Morris Jones has been a familiar name on Chapel Street since 2011. When you’re there, you’ll hear it a lot. “Welcome to Morris Jones” is how nearly all guests are greeted.

But now, the name is all that’s familiar. The cavernous, 120-seat restaurant in Windsor has just reopened after a major overhaul of food and fit-out.

The building was erected in 1887 to be a furniture and carpets store. It still has the name of the original owner, Henry Morris Jones, in relief on the facade. In contrast, the Alex Zabotto-Bentley interior is brand new. So new that on the first night of service the smell of paint still lingered. The main marble island bar is blindingly white, the checkered black-and-white floor tiles glint, and while the velvet and leather couches are glossy and plush, the black carpet in the new upstairs bar is so untouched, owner Hayden Burbank calls it “plush-plush”.

Artist David Bromley raided his private collection to fill the walls with 1960s Japanese art – an act that moved Burbank to tears.

The “Cali-Jap” menu by head chef Matthew Butcher is all-new too. He spent five years working in Californian restaurants and recently took Burbank there to experience the food.

“There's so much amazing food, flavours and cooking techniques coming out of LA and San Francisco at the moment,” Burbank says. “We thought combining these easygoing and creative cultures with my absolute favourite cuisine [Japanese] would work amazingly.”

Get our pick of the best news, features and events delivered twice a week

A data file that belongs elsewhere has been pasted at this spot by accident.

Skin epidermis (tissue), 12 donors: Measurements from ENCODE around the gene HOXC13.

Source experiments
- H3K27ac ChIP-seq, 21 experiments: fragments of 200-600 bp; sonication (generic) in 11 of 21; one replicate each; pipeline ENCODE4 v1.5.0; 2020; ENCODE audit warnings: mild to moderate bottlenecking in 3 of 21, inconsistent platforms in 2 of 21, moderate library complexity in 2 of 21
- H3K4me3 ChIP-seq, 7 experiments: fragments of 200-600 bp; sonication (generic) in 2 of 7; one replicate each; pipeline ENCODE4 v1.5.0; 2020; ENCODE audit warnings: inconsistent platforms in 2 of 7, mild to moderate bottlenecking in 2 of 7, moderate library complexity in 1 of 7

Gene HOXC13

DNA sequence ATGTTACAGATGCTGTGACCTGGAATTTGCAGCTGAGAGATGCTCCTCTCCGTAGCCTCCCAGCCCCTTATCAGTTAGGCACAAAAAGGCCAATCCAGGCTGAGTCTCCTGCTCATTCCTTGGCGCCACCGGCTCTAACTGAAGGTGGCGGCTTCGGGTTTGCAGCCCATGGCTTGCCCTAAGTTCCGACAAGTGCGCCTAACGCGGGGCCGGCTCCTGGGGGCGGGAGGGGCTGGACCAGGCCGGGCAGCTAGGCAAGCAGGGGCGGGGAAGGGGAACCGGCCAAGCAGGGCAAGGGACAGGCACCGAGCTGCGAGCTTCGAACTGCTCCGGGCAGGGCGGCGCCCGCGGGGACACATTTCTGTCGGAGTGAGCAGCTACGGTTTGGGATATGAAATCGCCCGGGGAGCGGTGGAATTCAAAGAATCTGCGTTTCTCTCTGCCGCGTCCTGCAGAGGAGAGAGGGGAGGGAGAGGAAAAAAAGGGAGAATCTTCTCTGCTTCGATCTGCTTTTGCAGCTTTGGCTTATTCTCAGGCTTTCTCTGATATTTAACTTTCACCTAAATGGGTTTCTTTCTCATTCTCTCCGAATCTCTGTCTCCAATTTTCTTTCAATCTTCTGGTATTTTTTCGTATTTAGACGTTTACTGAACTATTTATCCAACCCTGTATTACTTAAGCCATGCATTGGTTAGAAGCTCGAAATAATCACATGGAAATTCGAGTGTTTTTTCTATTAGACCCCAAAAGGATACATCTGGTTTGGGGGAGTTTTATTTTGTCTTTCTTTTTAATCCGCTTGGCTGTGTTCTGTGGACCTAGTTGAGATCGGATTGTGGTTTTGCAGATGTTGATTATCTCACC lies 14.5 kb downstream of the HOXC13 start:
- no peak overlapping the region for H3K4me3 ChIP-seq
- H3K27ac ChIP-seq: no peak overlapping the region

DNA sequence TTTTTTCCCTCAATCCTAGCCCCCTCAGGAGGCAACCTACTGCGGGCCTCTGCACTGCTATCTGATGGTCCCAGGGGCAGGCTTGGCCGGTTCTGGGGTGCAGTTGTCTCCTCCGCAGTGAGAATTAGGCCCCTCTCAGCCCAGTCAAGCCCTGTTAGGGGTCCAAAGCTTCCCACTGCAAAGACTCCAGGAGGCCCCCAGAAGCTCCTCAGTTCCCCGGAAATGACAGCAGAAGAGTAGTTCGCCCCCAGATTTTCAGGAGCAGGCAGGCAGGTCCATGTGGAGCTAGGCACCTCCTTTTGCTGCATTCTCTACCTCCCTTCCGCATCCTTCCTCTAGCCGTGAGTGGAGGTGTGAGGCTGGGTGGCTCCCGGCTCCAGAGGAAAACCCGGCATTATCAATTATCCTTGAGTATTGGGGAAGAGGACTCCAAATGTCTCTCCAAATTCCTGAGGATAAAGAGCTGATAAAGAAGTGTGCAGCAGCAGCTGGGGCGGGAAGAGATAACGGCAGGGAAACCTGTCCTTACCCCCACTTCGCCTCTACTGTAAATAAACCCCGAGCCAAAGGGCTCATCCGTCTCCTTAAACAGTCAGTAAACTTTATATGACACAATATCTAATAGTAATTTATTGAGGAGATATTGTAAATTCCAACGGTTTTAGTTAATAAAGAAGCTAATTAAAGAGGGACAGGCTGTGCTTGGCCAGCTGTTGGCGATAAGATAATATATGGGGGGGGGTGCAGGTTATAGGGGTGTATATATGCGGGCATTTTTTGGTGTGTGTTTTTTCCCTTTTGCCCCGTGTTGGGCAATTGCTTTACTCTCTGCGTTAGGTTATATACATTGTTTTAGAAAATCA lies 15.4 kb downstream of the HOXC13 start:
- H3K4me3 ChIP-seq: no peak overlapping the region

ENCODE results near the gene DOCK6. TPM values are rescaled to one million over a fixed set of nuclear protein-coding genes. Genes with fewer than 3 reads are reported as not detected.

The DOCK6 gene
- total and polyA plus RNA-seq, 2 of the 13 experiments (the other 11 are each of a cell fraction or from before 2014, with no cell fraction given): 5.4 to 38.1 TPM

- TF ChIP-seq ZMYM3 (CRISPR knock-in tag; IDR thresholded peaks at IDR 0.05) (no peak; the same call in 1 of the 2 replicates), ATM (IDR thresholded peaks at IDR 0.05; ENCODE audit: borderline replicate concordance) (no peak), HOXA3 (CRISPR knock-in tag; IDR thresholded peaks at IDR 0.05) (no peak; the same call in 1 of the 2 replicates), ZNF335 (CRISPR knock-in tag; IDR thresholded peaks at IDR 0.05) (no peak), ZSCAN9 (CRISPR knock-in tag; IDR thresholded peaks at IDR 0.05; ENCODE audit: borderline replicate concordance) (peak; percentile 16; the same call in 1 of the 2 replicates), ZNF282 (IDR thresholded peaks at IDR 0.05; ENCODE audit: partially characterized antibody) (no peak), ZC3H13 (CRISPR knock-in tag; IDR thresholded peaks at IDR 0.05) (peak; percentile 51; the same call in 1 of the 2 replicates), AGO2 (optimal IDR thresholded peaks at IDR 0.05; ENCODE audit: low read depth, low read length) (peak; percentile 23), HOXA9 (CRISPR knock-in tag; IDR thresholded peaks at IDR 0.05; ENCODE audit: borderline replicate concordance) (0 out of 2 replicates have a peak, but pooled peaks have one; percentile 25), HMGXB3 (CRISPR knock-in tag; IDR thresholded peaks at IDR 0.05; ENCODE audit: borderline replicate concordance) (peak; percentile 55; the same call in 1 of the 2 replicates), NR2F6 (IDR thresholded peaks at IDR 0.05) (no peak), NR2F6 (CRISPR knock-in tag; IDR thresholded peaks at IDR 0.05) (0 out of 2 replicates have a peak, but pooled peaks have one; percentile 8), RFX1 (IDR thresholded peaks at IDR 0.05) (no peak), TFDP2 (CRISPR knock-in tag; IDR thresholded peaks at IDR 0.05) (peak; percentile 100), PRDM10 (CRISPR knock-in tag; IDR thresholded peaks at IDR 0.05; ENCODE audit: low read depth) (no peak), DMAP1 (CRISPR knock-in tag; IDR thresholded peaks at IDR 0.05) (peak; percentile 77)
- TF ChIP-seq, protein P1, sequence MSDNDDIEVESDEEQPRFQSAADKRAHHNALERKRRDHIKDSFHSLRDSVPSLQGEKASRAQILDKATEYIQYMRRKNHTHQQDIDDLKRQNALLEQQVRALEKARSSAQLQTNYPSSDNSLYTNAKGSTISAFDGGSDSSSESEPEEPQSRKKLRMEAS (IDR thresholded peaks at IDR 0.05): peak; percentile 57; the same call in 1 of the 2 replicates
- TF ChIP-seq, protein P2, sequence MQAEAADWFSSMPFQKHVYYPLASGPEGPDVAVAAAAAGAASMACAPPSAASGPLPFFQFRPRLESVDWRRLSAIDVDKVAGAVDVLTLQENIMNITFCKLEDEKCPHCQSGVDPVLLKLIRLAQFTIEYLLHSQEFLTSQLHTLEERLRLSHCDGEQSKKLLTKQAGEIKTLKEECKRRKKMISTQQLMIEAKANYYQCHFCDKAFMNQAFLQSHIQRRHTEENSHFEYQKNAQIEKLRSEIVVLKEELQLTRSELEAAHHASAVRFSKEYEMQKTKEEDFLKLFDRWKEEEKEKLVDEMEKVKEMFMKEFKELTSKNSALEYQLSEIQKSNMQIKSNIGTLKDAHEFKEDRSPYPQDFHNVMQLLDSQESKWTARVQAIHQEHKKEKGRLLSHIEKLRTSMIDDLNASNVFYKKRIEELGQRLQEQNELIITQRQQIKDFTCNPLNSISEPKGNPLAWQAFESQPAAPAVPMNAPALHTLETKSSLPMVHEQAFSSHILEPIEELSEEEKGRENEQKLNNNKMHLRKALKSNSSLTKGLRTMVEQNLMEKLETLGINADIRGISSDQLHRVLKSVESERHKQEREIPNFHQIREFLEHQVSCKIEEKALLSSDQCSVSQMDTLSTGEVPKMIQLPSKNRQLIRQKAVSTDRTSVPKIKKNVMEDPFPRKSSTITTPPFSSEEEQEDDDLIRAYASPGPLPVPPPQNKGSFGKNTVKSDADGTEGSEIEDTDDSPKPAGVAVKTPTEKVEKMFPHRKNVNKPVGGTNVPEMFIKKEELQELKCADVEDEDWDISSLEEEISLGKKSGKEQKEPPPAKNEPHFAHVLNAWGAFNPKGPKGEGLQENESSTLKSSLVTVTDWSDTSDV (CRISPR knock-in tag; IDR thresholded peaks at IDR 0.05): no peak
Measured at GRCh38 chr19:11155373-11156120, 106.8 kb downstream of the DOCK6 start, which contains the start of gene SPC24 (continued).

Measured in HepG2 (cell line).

The first half of the extensive, not-so-vegetarian-friendly menu focuses on sushi and seafood, presented either rolled, cut or nigiri, or as a larger raw dish.

Behind the bar there’s a rice cooker next to the garnishes, and among the dozen or so bartenders shaking cocktails there are two sushi chefs.

The tuna otoro nigiri is one of the more popular dishes. The custardy, fatty tuna belly is imported fresh from Japan every two days, cut thick, quickly kissed with a blowtorch flame, then topped with a pinch of scampi caviar. It also comes with a side of liquid nitrogen that’s poured at the table for the full Heston effect. At $28 for two pieces, it’s definitely plush-plush.

“I just love eating raw fish … I really want to teach Melburnians how good tuna is,” Butcher says. The menu focuses on local seafood, but he says the otoro is a necessary exception. “If I could get tuna otoro from South Australia I would, but that [Japanese] product is awesome.”

Also in the raw section is a rose of kingfish slices cured in lemon and lime for precisely 20 minutes, then served with a delicate and faintly floral soy and rose petal dressing.

Butcher’s creative and playful streaks shine in the crab and sea urchin “nachos” – a single puffed chip made of nori (seaweed) and dashi (a stock of kelp and fermented tuna), topped with crab salad, whipped sea urchin and chipotle queso. “[We took] inspiration from the Tex-Mex cheese dip that most Cali locals eat while watching the basketball or football, and we’ve added sea urchin which really elevates the flavour,” Burbank says.

The crab returns in creme fraiche dumplings, each capped with a cube of umeboshi (pickled plum) and sitting in a swirl of neon dill oil and buttery black pepper sauce. The dill alludes to Polish pierogi, while the plum and black pepper ground the dish in Asia.

The chefs are also proud of the Peking-style duck that’s injected with cherry blossom, then cooked over three days.

The cocktails are as elaborate. The Nakatomi Old Fashioned is mixed, smoked in the glass, then de-lidded at the table to inevitable oohs and ahs.

There’s also a strong international wine list, some easy-drinking Japanese draught beers, and four types of Espresso Martini.

Morris Jones
163 Chapel Street, Windsor
(03) 9533 2055

Mon to Fri 4pm–1am
Sat & Sun 12pm–1am